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Herring, AG coalition, urging the FCC to provide E-Rate funds for remote learning

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Attorney General Mark Herring is part of a bipartisan coalition of 30 attorneys general urging the FCC to fund internet connectivity and internet-enabled devices to K-12 students learning online at home or other locations.

“Internet and broadband access has become crucial to Virginians’ daily lives during the COVID pandemic as they have been forced to move school, work, healthcare, and almost everything else online,” Herring said. “Our children have been learning remotely for almost a full year now, and we should be making it as easy as possible for them and their parents to have access to affordable internet services and devices.”

This month, the FCC asked for comment on petitions urging the commission to temporarily waive some restrictions on its E-Rate program to allow schools to extend their broadband internet networks to students’ homes and to allow E-Rate funds to support Wi-Fi hotspots or other broadband connections for students who lack adequate internet connectivity to participate in remote schooling.

In their comment letter to the FCC, Herring and his colleagues urge the commission to promptly take action to unlock the doors of the virtual classroom while physical schools remain closed during the COVID-19 pandemic.

The E-Rate program provides funding to better connect schools and libraries in all parts of the nation—urban, suburban and rural. Now, all parts of the nation are struggling with the best means to educating K-12 students during the waves of a pandemic.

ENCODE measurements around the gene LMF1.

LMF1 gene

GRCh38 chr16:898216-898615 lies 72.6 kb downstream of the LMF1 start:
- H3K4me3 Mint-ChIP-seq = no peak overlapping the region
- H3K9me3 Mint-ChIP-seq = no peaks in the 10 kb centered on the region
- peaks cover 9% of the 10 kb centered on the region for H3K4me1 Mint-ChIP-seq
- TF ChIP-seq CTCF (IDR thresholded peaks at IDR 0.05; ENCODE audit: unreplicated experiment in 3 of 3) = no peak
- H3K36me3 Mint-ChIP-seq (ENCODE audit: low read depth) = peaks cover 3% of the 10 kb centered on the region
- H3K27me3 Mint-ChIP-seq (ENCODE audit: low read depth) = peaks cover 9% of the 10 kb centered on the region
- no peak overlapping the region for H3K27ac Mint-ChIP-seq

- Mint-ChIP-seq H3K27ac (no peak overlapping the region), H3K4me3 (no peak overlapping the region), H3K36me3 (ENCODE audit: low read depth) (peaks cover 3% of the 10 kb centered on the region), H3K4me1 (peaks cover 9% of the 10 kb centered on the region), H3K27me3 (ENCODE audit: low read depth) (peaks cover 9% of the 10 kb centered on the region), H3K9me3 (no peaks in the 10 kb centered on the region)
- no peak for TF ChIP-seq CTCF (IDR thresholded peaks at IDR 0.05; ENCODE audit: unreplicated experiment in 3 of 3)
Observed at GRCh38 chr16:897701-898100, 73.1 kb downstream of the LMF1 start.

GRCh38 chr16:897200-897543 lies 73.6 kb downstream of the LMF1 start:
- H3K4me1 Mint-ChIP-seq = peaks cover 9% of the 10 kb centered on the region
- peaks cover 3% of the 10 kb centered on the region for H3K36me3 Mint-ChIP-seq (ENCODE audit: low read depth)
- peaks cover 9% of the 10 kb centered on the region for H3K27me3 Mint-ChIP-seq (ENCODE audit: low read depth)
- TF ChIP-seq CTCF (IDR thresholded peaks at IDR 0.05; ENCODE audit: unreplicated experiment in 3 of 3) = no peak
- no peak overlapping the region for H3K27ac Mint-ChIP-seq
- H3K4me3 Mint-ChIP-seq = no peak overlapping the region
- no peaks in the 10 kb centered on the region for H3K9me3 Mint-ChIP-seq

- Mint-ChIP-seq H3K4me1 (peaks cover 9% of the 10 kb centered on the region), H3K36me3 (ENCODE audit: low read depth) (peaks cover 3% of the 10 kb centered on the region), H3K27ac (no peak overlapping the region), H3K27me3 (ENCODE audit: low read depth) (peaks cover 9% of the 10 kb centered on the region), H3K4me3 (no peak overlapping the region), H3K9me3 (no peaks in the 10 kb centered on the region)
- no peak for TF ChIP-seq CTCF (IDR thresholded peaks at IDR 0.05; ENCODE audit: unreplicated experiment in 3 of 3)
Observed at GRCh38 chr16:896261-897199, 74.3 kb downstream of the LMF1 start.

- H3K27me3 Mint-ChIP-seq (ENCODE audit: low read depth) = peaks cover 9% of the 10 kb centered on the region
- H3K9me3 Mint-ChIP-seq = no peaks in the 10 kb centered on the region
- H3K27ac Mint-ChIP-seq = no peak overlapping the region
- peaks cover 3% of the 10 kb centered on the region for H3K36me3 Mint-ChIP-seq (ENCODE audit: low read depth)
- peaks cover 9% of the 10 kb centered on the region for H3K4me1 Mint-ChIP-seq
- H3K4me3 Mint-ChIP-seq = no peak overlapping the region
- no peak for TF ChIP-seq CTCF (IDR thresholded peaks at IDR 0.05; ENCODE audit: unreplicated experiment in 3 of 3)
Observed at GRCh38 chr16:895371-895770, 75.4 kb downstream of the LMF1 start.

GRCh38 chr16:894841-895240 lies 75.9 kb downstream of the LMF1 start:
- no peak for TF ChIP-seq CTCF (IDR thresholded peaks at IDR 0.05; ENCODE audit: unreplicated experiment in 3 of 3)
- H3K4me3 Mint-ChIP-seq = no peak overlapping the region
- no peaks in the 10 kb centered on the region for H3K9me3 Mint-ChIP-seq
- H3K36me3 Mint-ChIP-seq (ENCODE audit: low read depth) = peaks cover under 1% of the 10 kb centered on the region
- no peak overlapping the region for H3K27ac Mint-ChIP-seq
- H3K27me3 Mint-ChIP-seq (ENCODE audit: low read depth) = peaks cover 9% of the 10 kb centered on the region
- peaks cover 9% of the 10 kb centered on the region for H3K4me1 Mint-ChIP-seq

At least 55 million K-12 students in the U.S. have, at one time or another, been forced to rely on online learning when their classrooms were closed. When schools are closed, the living room, bedroom, or basement becomes the classroom and deserves the same E-Rate support.

School districts stand ready to use E-Rate funded services to rapidly connect their students to high-speed internet. In a recent survey of more than 2,000 E-Rate program participants, 93 percent reported that they would use E-Rate funds to connect students at home for virtual schooling, if allowed by the FCC.

Herring and his colleagues also state in their letter that, given the special circumstances of the COVID-19 pandemic, the FCC is authorized to amend or waive E-Rate program rules as necessary to provide broadband connectivity for remote schooling.


augusta free press news
augusta free press news


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